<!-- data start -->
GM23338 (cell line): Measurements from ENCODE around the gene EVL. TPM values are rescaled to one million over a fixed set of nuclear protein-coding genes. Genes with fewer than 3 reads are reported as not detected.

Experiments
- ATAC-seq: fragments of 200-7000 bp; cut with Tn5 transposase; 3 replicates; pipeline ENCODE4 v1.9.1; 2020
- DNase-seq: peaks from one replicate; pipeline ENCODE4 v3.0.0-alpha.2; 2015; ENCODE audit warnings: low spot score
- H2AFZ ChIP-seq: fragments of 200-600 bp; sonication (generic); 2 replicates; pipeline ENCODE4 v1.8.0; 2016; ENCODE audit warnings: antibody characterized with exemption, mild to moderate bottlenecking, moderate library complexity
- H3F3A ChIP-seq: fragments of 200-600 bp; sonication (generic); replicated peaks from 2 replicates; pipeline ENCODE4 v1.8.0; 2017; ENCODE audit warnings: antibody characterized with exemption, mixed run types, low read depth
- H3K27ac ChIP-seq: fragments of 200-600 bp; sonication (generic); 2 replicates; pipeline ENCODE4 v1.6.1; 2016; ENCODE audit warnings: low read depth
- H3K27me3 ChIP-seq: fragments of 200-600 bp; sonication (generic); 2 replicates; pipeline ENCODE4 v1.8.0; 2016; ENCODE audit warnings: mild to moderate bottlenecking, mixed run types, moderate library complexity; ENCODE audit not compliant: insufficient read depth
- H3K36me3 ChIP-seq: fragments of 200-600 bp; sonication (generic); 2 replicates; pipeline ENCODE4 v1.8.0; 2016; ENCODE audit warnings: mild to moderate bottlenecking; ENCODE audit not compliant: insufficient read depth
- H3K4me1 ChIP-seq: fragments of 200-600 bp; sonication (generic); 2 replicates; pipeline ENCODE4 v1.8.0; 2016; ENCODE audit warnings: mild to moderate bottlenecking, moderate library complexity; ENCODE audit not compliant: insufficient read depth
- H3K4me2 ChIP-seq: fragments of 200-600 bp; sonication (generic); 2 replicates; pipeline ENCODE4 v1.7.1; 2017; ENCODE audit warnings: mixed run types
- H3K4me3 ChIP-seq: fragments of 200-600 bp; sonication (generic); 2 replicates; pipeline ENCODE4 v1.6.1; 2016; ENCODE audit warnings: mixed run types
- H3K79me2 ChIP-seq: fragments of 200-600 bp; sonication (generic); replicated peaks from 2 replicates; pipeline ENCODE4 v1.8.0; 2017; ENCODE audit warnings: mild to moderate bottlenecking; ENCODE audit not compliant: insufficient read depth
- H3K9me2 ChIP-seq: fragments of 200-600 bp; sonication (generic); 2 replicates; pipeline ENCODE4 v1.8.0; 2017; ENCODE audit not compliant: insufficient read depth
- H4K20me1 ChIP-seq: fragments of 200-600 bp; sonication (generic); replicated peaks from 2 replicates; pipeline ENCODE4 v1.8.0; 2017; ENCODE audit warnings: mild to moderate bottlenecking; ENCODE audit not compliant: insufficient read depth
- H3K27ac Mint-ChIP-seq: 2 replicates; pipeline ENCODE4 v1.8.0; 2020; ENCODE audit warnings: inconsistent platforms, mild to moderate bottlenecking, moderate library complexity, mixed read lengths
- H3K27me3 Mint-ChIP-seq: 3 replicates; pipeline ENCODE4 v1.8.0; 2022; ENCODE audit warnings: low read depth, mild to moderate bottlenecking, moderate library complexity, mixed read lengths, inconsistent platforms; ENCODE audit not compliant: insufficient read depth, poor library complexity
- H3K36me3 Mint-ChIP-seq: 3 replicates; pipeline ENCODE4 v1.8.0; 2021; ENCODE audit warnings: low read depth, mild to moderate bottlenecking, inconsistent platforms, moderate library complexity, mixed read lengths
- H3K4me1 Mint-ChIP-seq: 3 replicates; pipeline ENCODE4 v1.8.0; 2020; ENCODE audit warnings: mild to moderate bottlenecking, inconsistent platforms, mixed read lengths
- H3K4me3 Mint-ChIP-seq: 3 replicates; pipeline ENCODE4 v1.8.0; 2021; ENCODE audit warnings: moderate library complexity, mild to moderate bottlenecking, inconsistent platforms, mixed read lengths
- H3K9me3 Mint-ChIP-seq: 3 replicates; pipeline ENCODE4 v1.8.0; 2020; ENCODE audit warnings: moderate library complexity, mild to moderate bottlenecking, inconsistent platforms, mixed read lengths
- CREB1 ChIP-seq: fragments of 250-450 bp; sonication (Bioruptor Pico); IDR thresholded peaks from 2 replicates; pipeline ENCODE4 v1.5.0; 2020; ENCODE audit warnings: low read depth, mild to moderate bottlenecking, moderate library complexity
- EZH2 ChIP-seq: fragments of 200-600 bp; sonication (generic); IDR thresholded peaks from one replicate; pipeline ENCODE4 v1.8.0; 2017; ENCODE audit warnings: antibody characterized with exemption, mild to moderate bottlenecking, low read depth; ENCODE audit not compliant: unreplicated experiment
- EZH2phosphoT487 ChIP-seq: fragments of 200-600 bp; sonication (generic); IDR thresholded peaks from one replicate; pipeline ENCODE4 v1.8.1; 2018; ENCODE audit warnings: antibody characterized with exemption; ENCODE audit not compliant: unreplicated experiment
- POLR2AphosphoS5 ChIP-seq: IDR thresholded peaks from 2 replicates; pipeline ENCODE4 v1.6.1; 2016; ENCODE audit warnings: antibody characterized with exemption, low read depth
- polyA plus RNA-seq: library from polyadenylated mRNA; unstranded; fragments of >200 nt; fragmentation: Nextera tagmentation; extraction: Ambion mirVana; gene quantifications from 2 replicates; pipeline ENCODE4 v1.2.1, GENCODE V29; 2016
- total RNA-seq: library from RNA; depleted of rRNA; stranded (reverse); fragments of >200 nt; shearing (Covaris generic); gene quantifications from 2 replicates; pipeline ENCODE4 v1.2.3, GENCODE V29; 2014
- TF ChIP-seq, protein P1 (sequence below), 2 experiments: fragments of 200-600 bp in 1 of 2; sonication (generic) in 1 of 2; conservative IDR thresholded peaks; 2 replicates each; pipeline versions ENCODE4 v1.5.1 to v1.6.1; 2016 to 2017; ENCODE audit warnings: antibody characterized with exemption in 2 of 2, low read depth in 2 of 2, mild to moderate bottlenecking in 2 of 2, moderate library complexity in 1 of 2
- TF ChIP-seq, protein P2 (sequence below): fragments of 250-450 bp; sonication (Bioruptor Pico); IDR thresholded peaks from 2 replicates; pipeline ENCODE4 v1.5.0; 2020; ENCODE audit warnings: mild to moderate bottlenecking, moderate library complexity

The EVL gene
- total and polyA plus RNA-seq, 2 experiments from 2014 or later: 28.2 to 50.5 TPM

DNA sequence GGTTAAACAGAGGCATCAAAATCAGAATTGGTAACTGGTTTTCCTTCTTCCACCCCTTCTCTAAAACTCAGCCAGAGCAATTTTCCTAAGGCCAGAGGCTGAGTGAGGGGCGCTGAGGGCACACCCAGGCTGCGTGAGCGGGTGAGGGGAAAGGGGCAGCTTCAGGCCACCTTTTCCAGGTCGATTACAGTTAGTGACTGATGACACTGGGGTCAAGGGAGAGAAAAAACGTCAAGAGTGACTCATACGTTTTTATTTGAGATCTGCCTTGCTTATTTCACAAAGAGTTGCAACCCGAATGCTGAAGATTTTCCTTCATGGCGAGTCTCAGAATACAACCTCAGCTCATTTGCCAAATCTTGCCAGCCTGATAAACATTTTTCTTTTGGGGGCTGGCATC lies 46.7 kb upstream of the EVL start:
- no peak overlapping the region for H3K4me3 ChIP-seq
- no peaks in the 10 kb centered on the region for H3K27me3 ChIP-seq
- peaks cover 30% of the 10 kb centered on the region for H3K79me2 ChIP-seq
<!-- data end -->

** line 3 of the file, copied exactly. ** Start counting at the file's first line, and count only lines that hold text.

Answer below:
- ATAC-seq: fragments of 200-7000 bp; cut with Tn5 transposase; 3 replicates; pipeline ENCODE4 v1.9.1; 2020